Work package 2

Work package 2

Work package 2: Quaternary turnover  

The general goal of WP2 is to reconstruct spatial and temporal dimensions of past biotic change in the Pontocaspian system and to constrain its drivers. We combine sedimentary, palaeontological and phylogentic approaches.

Based on a combination of palaeoenvironmental, palaeontological and time-calibrated phylogenetic data, we specifically aim to (1) identify periods and areas of faunal turnover in key taxa, the palaeoenvironmental context and the underlying drivers, (2) document and understand faunal recovery after disturbance episodes (e.g. natural resilience), and (3) test the role of surrounding areas (Balkans, Anatolia) as potential sinks and/or sources for the maintenance and evolution of Pontocaspian biota. The same three time intervals as in WP1 will be targeted.

This c 1.8 Ma old fauna from Guria, Georgia, constitutes a centre of Pontocaspian biodiversity. Taxonomic documentation is a first step in uncovering the evolution of the fauna. The palaeoenvironmental context of such faunas is required to understand drivers of faunal change.

The most important outcomes of WP2 are ((1) the concerted documentation of faunal successions in various geological time slices in the area and their depositional/geochemical context, (2) a geological data platform that will run in conjunction with the taxonomy data platform of WP3, and (3) a phylogenetic-based diversity chronogram (including fossil occurrence of taxa) for selected model groups to show timing and ancestral areas of diversification.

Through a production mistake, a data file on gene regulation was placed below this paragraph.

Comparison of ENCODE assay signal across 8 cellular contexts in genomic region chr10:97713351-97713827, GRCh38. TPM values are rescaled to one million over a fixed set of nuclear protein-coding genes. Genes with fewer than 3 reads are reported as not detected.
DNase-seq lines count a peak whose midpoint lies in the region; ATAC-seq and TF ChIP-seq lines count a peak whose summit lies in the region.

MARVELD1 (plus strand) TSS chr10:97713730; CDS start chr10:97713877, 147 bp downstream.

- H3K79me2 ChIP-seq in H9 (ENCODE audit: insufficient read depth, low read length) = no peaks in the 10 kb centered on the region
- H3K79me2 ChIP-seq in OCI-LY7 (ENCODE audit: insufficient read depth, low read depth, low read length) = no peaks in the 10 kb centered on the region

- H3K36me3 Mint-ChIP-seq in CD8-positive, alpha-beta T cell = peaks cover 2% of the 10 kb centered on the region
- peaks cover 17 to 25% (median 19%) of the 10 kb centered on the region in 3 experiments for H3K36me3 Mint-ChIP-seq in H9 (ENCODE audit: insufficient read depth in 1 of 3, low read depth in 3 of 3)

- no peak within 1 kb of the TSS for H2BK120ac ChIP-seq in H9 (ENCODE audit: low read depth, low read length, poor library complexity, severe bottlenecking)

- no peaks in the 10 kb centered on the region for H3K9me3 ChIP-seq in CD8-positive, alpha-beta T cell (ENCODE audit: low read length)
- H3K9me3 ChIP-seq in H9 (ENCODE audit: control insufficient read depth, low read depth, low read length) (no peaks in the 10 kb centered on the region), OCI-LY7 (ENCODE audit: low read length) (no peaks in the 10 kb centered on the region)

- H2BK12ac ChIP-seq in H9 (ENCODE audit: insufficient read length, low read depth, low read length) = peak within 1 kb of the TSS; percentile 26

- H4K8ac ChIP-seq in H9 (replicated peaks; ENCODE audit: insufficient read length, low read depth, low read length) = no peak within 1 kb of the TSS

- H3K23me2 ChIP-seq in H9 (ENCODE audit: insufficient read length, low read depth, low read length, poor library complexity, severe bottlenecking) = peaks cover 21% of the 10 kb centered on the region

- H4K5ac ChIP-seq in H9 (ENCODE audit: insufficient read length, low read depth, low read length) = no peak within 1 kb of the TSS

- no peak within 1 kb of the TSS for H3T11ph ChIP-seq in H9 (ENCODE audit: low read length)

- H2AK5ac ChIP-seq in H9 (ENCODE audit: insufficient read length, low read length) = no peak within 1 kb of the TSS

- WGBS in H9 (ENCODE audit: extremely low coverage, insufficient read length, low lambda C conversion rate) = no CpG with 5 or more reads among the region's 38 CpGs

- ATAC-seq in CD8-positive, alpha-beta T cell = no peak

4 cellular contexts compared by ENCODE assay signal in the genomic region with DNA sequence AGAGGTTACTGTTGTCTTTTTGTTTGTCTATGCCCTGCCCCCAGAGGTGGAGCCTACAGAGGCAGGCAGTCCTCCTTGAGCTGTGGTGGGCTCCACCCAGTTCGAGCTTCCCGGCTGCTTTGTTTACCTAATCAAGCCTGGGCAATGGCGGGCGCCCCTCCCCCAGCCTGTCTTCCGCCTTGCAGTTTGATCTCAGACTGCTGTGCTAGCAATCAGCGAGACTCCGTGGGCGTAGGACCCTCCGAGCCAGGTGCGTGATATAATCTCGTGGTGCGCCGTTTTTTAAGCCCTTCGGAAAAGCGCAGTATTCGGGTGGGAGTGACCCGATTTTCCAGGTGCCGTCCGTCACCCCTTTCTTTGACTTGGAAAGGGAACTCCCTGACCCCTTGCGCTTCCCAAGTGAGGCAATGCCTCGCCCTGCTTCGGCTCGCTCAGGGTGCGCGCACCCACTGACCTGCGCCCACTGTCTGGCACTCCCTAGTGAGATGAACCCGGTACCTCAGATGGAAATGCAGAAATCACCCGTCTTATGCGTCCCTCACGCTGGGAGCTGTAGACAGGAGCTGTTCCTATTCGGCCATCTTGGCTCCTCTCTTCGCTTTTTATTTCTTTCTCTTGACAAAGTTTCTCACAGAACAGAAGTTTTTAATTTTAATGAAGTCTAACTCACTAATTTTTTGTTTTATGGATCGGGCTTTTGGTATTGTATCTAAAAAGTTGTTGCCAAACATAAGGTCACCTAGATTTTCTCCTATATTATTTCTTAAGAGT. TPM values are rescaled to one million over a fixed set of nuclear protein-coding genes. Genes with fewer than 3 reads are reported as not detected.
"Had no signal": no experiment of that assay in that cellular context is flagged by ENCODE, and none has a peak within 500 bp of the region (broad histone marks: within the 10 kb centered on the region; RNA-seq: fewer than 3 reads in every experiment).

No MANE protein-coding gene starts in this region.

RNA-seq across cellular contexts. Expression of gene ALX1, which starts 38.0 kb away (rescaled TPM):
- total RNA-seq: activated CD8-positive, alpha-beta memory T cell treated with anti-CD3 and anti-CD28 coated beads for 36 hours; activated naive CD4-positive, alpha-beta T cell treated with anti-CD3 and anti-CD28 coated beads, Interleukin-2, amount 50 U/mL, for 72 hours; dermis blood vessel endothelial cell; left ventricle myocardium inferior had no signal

Work package 2 is lead by >Dr Frank Wesselingh from Naturalis Biodiversity Center, Leiden.

The five projects in work package 2 cover geology, palaeontology and molecular biology. Projects B1 (Naturalis, Leiden) and B2 (Bucharest University) document Quaternary faunal successions in the core Pontocaspian area and B3 (Giessen University) in the satellite areas. The environmental context of faunal successions is provided through project B5 (Utrecht University) using sedimentology, taphonomy and isotope geochemistry. Project B4 (Giessen University) is a molecular approach that will independently investigate the timing of past evolutionary events using DNA information from extant taxa.